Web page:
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Plimsoll’s Line (aka the International Load Line) – Saves Lives
by John M. MacFarlane 2013
Plimsoll Mark / Line on the side of a ship (Photo courtesy of the Murray Polson collection)
The first modern loading standards were introduced by Lloyd’s Register of British and Foreign Shipping in 1835. In early days, overloaded ships were known as ‘coffin ships’ referring to the increased risk of sinking due to the loss of freeboard from being heavy laden. Overloaded ships were often over–insured, yielding a large profit for greedy owners on the loss of the ship and crew. In the 1860s, after increased loss of ships due to overloading government regulations were proposed by Samuel Plimsoll, a British Member of Parliament.
Samuel Plimsoll was known as ‘The Sailor’s Friend’ and was elected as the Member of Parliament for Derby in 1868. He had been a brewery manager and London coal dealer. His early attempts at reform were unsuccessful, and a bill he introduced to mitigate improve the danger of over loading was defeated. He published "Our seamen" detailing the hard and dangerous conditions that British seamen had to endure in their work. Plimsoll was re–elected to Parliament in 1880 but resigned to become the President of the Sailor’s and Fireman’s Union.
The Plimsoll Mark or Plimsoll Line was adopted in 1876. Since that time every vessel was required to have a line painted amidships on both sides of the hull to act as a visual indicator of the limit to which ships could be loaded. It is a circle with a horizontal line drawn through it. This has, over time, become adopted worldwide.
Displacement tonnages are calculated in relation to draught and the statutory free board that must be shown on the ship’s side. The more cargo weight that is loaded the more water a ship displaces and the lower in the water she will lay. At some point the vessel will ride so low in the water as to be dangerous to its stability (and possibly sink).
The original Plimsoll Mark was a circle with a horizontal line through it to indicate the maximum draft of a particular ship. Here is a typical Load Limit/Plimsoll Mark on a hull.
Some Plimsoll Marks are difficult to read from any distance. (Murray Polson photo)
The marks (also known as Plimsoll Lines) are required to be placed amidships. Various lines indicating the level of the ship in various conditions (based on the specific gravity of the water) are indicated. (A ship will sink deeper in the water in warm areas of the tropics than in winter conditions in the North Atlantic.) Warm water provides less buoyancy as it is less dense than cold water and fresh water is less dense than salt water so it provides less buoyancy. Load limits are calculated for each type of operating environment.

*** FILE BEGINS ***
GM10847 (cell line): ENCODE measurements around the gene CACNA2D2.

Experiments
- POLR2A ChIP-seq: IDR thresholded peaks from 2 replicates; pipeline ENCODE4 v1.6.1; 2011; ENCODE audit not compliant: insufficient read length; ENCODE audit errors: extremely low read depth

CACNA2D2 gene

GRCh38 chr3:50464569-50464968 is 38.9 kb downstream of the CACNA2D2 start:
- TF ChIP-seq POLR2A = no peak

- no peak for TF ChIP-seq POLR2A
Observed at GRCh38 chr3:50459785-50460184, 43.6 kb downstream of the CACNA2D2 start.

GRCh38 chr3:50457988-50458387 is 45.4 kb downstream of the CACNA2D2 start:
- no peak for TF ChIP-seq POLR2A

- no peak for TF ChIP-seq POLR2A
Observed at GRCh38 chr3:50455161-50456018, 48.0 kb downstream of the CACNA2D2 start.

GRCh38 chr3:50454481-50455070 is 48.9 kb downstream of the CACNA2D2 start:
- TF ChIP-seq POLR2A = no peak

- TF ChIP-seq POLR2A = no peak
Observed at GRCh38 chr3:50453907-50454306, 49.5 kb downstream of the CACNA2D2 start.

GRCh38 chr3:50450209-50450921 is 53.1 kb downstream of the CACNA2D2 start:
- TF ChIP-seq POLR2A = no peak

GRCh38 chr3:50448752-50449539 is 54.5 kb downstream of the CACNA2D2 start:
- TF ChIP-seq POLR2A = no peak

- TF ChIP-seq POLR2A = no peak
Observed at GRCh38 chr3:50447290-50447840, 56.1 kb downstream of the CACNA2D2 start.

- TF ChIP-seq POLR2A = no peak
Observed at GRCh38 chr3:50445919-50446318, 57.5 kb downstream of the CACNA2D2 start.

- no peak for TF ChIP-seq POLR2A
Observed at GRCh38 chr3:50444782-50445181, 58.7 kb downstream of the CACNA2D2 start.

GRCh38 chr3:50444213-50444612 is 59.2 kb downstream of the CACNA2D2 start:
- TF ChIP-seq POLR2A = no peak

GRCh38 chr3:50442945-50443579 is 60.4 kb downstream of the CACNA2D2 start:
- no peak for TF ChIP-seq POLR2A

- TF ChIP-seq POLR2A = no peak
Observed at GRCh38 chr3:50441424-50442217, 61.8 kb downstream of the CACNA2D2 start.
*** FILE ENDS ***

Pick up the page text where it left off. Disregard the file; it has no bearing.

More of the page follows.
- LR – the name of the authority setting the load limit (in this case the LR stands for Lloyd’s Register)
- TF – tropical freshwater
- F – fresh water
- T – tropical salt water
- S – summer salt water
- W – winter salt water
- WNA – winter North Atlantic
The load limit is required to be painted amidships but on a surface that is still visible if the paint is worn off. This prevents unscrupulous owners from overloading vessels when the paint is gone. It provides inspectors an easy reference point to ensure that loads meet certificated limits. Because of its placement anyone (casual observer to crew member) can check the status at any time.
Classification Societies (such as Lloyds of London) issue the certificates. Their initials bracket the plimsoll mark (as above). The commonly seen initial letters include:
- BV - Bureau Veritas
- GL - Germanischer Lloyd
- LR - Lloyd’s Register
- NV - Det Norske
- RI - Registro Italiano Navale
American ships use the ABS mark of the American Bureau of Shipping - four lines amidships that show maximum loading conditions in freshwater, and saltwater in summer and winter.
There are sometimes other marks visible on the hulls of some vessels. This one warns nearby vessels of the presence of a bow thruster (usually a propeller) which could potentially be a hazard to tugs or other vessels closely approaching the hull (Photo from MacFarlane collection.
The draught lines are slightly different from Plimsoll Lines and indicate the loading of the vessel and its position relative to the sea surface. This gives an indication to ship’ officers of the amount of water being drawn by their vessel (usually on a non–freight carrying vessel). (Photo from MacFarlane collection.)
In 2018 marine photographer Loch McJannett had a tattoo placed on the calf of his leg in honour of Samuel Plimsoll. This must surely be unique in the world.
To quote from this article please cite:
MacFarlane, John M. (2013) Plimsoll’s Mark. Nauticapedia.ca 2013. http://nauticapedia.ca/Articles/Plimsoll_Mark.php
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